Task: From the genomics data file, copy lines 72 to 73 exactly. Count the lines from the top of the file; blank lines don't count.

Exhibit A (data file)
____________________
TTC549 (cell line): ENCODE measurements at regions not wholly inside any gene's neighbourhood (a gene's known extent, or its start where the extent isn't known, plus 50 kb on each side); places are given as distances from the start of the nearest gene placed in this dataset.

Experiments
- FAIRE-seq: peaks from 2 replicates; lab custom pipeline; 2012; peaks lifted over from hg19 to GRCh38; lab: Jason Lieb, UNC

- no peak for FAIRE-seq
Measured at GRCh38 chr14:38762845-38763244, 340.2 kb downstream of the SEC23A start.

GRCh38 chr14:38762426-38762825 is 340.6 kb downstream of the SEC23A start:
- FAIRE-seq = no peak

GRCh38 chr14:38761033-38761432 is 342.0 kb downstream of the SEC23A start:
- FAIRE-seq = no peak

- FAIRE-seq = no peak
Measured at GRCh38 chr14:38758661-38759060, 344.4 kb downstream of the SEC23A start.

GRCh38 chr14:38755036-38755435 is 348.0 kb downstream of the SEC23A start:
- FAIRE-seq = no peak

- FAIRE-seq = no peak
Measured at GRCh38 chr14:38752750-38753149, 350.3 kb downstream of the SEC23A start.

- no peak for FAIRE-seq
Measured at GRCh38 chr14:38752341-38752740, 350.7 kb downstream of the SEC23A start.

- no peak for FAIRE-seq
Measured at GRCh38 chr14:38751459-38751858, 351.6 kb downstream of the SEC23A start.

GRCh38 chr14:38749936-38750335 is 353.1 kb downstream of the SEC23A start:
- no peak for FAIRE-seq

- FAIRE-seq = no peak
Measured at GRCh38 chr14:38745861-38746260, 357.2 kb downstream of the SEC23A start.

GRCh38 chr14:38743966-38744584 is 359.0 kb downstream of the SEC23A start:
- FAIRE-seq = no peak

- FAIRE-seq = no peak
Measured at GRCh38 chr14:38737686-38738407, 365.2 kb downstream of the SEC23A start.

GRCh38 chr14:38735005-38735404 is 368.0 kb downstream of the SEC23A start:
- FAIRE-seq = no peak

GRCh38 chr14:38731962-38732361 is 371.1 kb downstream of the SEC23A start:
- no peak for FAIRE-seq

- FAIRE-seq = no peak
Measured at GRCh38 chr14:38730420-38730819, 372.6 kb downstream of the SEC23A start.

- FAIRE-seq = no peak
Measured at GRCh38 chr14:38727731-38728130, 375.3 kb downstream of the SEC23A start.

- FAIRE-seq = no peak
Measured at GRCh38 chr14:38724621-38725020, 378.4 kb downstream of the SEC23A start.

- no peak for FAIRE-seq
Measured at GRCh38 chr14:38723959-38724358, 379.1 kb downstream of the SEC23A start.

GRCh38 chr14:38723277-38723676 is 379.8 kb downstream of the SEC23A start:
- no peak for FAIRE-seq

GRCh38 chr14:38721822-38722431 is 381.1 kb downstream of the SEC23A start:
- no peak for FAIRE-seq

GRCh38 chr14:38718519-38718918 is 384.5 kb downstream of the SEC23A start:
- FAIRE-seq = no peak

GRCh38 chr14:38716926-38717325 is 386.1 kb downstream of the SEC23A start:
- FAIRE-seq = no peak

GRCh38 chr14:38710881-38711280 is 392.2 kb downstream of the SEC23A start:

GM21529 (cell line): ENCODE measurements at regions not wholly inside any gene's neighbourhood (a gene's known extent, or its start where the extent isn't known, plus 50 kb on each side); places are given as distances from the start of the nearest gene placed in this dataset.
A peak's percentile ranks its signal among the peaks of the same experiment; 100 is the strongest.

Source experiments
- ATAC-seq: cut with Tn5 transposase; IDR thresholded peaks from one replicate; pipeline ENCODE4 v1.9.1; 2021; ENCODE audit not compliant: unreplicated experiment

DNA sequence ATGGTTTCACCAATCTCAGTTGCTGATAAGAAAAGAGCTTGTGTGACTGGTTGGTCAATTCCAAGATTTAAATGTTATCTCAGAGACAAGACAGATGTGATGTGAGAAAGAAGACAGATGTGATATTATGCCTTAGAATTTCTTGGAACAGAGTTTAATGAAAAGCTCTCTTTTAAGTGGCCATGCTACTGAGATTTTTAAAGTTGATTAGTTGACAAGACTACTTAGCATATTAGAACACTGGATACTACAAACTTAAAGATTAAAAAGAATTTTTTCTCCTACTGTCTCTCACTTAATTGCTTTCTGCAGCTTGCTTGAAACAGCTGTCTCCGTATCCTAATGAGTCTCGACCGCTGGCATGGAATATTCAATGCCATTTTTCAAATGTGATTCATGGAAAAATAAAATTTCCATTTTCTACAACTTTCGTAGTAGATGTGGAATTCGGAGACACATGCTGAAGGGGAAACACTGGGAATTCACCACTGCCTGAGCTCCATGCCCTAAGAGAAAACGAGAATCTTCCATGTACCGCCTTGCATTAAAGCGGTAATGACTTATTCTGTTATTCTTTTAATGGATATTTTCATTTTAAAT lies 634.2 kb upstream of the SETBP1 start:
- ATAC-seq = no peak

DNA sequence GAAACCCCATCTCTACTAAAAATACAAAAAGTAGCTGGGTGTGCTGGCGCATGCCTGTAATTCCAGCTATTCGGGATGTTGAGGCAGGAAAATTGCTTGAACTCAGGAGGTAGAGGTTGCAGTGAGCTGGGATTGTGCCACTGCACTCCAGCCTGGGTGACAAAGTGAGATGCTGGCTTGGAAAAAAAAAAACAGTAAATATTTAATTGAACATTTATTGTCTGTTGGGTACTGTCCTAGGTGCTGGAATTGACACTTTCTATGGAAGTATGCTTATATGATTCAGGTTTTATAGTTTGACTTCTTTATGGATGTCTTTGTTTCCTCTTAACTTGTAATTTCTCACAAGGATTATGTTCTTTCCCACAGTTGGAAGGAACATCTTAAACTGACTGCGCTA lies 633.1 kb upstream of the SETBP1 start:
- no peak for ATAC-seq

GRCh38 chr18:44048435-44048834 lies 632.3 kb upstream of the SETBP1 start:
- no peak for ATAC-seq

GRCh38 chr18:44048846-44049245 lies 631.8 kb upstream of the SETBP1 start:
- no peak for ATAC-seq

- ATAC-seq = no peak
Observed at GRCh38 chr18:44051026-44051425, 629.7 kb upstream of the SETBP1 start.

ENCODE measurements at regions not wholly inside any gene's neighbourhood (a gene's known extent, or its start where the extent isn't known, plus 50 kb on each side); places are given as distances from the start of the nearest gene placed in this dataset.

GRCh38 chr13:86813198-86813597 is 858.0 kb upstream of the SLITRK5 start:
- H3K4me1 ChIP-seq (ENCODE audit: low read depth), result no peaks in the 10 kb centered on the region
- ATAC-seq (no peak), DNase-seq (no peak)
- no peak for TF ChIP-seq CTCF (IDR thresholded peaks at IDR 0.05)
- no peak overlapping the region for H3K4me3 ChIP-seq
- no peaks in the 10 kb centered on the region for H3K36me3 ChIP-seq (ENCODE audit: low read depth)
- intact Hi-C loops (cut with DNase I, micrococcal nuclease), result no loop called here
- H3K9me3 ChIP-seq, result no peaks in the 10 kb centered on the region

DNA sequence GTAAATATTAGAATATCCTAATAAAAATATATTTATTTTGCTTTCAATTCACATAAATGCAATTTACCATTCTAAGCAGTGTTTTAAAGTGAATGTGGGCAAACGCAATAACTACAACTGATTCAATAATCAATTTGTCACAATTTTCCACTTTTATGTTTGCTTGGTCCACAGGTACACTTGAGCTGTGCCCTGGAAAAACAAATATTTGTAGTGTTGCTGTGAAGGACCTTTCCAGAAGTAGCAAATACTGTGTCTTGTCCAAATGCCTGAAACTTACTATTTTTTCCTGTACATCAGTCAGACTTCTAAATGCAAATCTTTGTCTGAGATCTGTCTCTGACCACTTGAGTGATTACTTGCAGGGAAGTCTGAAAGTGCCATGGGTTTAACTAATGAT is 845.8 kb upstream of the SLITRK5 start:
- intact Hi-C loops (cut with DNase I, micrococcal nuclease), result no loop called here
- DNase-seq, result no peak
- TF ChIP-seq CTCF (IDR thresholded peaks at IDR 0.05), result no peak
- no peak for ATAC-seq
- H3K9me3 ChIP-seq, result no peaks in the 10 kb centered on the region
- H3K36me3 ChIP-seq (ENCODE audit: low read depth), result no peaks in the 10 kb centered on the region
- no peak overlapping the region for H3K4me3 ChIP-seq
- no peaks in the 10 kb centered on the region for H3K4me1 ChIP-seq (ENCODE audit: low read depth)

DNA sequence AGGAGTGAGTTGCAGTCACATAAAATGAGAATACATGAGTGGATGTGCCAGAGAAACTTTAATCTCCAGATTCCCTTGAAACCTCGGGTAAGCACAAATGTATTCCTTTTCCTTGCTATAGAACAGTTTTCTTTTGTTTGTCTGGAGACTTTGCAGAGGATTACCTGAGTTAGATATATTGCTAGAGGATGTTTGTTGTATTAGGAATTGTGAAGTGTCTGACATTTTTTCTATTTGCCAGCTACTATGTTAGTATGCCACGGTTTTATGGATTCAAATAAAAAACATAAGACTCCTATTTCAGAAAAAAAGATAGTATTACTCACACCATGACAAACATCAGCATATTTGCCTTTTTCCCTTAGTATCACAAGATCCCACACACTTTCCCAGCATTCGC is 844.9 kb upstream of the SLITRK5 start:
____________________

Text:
DNA sequence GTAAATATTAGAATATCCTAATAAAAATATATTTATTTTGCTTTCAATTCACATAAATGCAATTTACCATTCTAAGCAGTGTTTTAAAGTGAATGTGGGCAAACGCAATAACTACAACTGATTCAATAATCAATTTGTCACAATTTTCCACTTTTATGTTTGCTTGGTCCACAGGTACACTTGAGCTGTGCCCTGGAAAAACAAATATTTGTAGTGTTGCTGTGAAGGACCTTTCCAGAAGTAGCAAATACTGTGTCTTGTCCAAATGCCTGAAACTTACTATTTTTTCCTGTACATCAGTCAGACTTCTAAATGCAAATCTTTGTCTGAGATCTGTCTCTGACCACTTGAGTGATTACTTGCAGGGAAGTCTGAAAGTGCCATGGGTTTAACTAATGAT is 845.8 kb upstream of the SLITRK5 start:
- intact Hi-C loops (cut with DNase I, micrococcal nuclease), result no loop called here